Tire Topics – Plus Sizing Your Tires
Plus sizing your wheels and tires is the best way to improve both the performance and appearance of your vehicle. By using a larger diameter wheel with a lower profile tire it’s possible to properly maintain the overall diameter of the tire, keeping odometer and speedometer changes negligible. By using a tire with a shorter sidewall, you gain quickness in steering response and better lateral stability. The visual appeal is obvious, most wheels look better than the sidewall of the tire, so the more wheel and less sidewall there is, the better it looks. Please contact our sales team for assistance in the proper sizing for your vehicle.
Reading Your Sidewall
There is a lot to learn from the sidewall of your tire. Although at first glance you may think you stumbled across tire hieroglyphics, you’ve actually found molded into the tires side its own user manual.
Example: P205/55R16 91W
P – identifies your tire as a Passenger Tire. The P stands for PMetric. If your tire size starts with LT rather than a P than it identifies the tire as a light truck tire.
205 – identifies the tire section width, which is the measurement of the tire from sidewall to sidewall in millimeters. This measurement varies depending on the width of rim to which it is fitted. That is why when you are looking at the tire specifications, the manufacturer will list a measuring rim width. Generally, section width will vary by 0.2 inches (5mm) per inch of rim width. For example, a 205mm tire with a section width of 8.1 inches (205mm) on a 6.5-inch wide rim will measure 8.3 inches (210mm) of section width when installed on a 7.5-inch wide rim. (There are 25.4 millimeters per 1 inch.)
55 – is the two-figure aspect ratio. This percentage compares the tire’s section height with the tire’s section width. This aspect ratio of 55 means that the tire’s section height is 55% of the tire’s section width. For example, this tire has section width of 8.1 inches (205mm), which calculates to a section height of 4.5 inches (113mm).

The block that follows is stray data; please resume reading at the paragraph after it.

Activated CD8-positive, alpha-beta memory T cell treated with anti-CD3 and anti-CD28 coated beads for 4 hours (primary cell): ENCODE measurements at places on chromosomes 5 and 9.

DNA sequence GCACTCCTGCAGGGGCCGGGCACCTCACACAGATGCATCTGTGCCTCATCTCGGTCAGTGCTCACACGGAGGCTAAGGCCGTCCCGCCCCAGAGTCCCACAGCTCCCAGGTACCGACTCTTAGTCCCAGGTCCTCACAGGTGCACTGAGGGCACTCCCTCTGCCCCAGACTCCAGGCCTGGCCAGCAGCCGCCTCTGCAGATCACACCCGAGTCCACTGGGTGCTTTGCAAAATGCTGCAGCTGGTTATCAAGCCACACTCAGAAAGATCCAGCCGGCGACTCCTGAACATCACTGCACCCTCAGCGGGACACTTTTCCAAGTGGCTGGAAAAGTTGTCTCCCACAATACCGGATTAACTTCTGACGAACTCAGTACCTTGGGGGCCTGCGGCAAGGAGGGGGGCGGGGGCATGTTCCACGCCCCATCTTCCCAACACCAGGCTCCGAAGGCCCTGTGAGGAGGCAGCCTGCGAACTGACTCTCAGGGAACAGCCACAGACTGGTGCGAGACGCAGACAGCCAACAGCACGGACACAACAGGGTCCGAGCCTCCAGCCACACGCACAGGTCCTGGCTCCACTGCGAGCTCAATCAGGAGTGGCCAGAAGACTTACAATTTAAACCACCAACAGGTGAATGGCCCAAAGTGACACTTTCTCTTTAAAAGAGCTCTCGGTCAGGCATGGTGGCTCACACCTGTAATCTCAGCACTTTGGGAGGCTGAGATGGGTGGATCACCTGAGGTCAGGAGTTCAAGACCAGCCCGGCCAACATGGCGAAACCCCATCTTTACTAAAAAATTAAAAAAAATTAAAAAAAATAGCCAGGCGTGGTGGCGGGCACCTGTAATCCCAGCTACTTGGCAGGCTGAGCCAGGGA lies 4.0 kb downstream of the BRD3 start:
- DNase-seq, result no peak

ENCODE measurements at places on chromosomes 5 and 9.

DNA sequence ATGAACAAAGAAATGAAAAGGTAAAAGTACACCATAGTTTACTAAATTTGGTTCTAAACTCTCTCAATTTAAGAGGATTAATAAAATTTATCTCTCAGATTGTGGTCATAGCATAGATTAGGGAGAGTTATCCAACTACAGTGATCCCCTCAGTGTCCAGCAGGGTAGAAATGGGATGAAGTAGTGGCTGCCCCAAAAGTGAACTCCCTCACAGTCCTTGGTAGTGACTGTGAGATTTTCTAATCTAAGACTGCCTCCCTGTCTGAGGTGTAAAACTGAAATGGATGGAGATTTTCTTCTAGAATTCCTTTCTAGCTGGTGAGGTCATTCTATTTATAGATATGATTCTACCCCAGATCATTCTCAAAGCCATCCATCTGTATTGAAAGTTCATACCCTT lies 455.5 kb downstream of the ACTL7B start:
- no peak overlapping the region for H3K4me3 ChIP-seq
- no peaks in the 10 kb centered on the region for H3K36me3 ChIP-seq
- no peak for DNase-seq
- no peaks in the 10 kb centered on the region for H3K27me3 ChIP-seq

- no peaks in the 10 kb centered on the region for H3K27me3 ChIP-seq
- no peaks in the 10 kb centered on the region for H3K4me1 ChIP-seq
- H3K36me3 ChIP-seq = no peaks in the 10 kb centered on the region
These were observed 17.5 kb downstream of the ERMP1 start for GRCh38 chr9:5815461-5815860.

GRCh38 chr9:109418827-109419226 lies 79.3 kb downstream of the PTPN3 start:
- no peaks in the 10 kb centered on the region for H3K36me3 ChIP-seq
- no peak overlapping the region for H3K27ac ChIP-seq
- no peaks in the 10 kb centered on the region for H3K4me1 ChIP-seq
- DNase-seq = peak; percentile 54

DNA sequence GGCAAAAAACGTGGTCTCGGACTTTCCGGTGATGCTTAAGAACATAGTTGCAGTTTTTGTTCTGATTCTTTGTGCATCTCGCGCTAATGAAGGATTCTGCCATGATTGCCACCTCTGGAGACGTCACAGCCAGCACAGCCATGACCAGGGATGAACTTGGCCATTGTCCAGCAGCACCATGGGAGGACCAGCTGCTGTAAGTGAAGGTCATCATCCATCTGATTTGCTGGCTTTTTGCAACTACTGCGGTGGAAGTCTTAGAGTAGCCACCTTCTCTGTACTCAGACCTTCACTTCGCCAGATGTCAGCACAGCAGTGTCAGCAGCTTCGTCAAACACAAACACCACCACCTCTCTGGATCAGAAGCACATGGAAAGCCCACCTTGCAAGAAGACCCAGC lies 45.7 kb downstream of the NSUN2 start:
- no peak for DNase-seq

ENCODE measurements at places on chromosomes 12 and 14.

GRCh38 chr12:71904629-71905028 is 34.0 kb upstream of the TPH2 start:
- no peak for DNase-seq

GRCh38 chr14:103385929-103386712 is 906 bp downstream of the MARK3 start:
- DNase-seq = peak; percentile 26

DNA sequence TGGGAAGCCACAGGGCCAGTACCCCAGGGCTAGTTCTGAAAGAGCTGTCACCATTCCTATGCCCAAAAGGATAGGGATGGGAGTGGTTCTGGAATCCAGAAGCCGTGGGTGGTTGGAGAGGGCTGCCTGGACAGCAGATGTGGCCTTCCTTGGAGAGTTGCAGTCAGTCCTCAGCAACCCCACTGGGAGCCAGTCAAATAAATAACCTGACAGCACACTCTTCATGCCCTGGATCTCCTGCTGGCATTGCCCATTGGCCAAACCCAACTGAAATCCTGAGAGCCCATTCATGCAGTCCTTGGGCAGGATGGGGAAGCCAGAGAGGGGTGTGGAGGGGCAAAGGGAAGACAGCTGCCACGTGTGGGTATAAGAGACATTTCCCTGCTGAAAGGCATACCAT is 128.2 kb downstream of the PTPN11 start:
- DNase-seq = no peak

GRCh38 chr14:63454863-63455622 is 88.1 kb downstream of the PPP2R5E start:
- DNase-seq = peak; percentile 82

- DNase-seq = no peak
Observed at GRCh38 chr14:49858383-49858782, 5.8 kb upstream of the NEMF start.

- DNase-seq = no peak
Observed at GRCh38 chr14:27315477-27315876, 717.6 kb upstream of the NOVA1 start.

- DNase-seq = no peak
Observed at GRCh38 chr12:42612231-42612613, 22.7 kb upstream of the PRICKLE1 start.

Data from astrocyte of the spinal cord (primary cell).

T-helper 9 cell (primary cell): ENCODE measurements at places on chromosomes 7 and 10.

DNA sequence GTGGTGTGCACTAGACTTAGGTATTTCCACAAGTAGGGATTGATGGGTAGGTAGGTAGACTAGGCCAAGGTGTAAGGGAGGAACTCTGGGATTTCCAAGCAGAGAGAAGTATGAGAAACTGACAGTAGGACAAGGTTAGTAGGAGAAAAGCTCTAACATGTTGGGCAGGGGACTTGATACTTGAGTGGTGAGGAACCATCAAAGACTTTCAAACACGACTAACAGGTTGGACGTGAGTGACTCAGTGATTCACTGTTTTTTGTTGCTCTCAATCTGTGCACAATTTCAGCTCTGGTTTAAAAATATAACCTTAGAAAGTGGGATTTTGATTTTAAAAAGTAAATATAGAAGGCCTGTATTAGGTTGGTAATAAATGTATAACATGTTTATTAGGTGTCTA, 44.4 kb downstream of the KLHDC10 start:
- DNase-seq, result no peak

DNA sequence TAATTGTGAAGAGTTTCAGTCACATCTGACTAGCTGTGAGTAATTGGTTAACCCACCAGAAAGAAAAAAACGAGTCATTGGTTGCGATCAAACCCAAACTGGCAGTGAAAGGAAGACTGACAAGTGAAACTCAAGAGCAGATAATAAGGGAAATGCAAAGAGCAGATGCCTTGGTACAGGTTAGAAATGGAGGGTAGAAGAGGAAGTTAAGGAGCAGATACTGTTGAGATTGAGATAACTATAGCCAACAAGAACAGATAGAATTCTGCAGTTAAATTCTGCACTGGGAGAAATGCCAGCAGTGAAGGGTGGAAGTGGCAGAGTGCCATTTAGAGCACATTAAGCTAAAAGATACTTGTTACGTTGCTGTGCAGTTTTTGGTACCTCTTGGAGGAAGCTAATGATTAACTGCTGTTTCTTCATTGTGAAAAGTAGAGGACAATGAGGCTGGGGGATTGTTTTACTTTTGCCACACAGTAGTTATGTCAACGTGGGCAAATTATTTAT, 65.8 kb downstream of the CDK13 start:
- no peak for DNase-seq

R – indicates the construction used within the tires casing. R stands for radial construction. B means belted bias and D stands for diagonal bias construction.
16 – The last dimension listed in the size is the diameter of the wheel rim, which is almost always measured in inches.
91 – The load index and speed rating, or service description, are the numbers that follow the tire size. The load index tells you how much weight the tire can support when properly inflated. Load indices range from 75 – 105 for passenger tires, with each numeric value corresponding to a certain carrying capacity. The carrying capacity for each value can be found on a load index chart. On each U.S. passenger car tire, the load limit is listed in pounds. European tires have the load limit listed in kilograms and sometimes pounds.
W – Speed ratings are represented by letters ranging from A to Z. Each letter coincides to the maximum speed a tire can sustain under its recommended load capacity. For instance, W is equivalent to a maximum speed of 270 kph. Even though a tire can perform at this speed, Davis Pontiac does not advocate exceeding legal speed limits.
DOT Serial Number – The “DOT” symbol certifies the tire manufacturer’s compliance with the U.S. Department of Transportation tire safety standards. Tires made in the United States have the DOT serial number located on the inside sidewall near the rim. Starting with the year 2000, four numbers are used for the Date of Manufacture, first two numbers identify the week and the last two numbers identify the year of manufacture.